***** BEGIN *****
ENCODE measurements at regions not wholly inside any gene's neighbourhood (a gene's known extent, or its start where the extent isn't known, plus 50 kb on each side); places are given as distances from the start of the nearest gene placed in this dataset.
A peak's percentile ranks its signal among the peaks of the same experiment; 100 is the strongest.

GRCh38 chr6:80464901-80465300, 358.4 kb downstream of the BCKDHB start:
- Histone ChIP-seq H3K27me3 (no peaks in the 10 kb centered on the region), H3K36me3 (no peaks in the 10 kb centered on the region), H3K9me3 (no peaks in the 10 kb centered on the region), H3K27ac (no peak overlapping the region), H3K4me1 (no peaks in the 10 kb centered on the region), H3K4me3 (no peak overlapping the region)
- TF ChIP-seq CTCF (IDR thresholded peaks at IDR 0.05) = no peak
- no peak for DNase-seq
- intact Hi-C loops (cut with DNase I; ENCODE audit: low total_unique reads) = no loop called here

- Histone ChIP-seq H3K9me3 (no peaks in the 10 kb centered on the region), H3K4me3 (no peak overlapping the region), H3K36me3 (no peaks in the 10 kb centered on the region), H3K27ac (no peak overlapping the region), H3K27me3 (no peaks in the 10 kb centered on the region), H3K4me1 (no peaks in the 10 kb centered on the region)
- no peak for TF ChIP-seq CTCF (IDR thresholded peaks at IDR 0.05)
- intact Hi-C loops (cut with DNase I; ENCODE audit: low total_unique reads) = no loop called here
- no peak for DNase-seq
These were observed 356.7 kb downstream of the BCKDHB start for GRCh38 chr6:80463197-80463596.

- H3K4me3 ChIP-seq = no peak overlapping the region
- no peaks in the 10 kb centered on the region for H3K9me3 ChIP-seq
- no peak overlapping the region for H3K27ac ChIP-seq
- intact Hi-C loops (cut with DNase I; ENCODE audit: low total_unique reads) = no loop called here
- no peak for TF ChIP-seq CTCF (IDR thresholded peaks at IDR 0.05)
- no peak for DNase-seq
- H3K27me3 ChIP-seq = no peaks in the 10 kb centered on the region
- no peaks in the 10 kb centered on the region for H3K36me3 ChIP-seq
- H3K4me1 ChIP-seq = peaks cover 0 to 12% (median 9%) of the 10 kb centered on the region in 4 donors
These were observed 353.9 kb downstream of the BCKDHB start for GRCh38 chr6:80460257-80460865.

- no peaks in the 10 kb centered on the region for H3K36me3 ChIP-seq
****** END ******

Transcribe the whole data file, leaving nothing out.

ENCODE measurements at regions not wholly inside any gene's neighbourhood (a gene's known extent, or its start where the extent isn't known, plus 50 kb on each side); places are given as distances from the start of the nearest gene placed in this dataset.
A peak's percentile ranks its signal among the peaks of the same experiment; 100 is the strongest.

GRCh38 chr6:80464901-80465300, 358.4 kb downstream of the BCKDHB start:
- Histone ChIP-seq H3K27me3 (no peaks in the 10 kb centered on the region), H3K36me3 (no peaks in the 10 kb centered on the region), H3K9me3 (no peaks in the 10 kb centered on the region), H3K27ac (no peak overlapping the region), H3K4me1 (no peaks in the 10 kb centered on the region), H3K4me3 (no peak overlapping the region)
- TF ChIP-seq CTCF (IDR thresholded peaks at IDR 0.05) = no peak
- no peak for DNase-seq
- intact Hi-C loops (cut with DNase I; ENCODE audit: low total_unique reads) = no loop called here

- Histone ChIP-seq H3K9me3 (no peaks in the 10 kb centered on the region), H3K4me3 (no peak overlapping the region), H3K36me3 (no peaks in the 10 kb centered on the region), H3K27ac (no peak overlapping the region), H3K27me3 (no peaks in the 10 kb centered on the region), H3K4me1 (no peaks in the 10 kb centered on the region)
- no peak for TF ChIP-seq CTCF (IDR thresholded peaks at IDR 0.05)
- intact Hi-C loops (cut with DNase I; ENCODE audit: low total_unique reads) = no loop called here
- no peak for DNase-seq
These were observed 356.7 kb downstream of the BCKDHB start for GRCh38 chr6:80463197-80463596.

- H3K4me3 ChIP-seq = no peak overlapping the region
- no peaks in the 10 kb centered on the region for H3K9me3 ChIP-seq
- no peak overlapping the region for H3K27ac ChIP-seq
- intact Hi-C loops (cut with DNase I; ENCODE audit: low total_unique reads) = no loop called here
- no peak for TF ChIP-seq CTCF (IDR thresholded peaks at IDR 0.05)
- no peak for DNase-seq
- H3K27me3 ChIP-seq = no peaks in the 10 kb centered on the region
- no peaks in the 10 kb centered on the region for H3K36me3 ChIP-seq
- H3K4me1 ChIP-seq = peaks cover 0 to 12% (median 9%) of the 10 kb centered on the region in 4 donors
These were observed 353.9 kb downstream of the BCKDHB start for GRCh38 chr6:80460257-80460865.

- no peaks in the 10 kb centered on the region for H3K36me3 ChIP-seq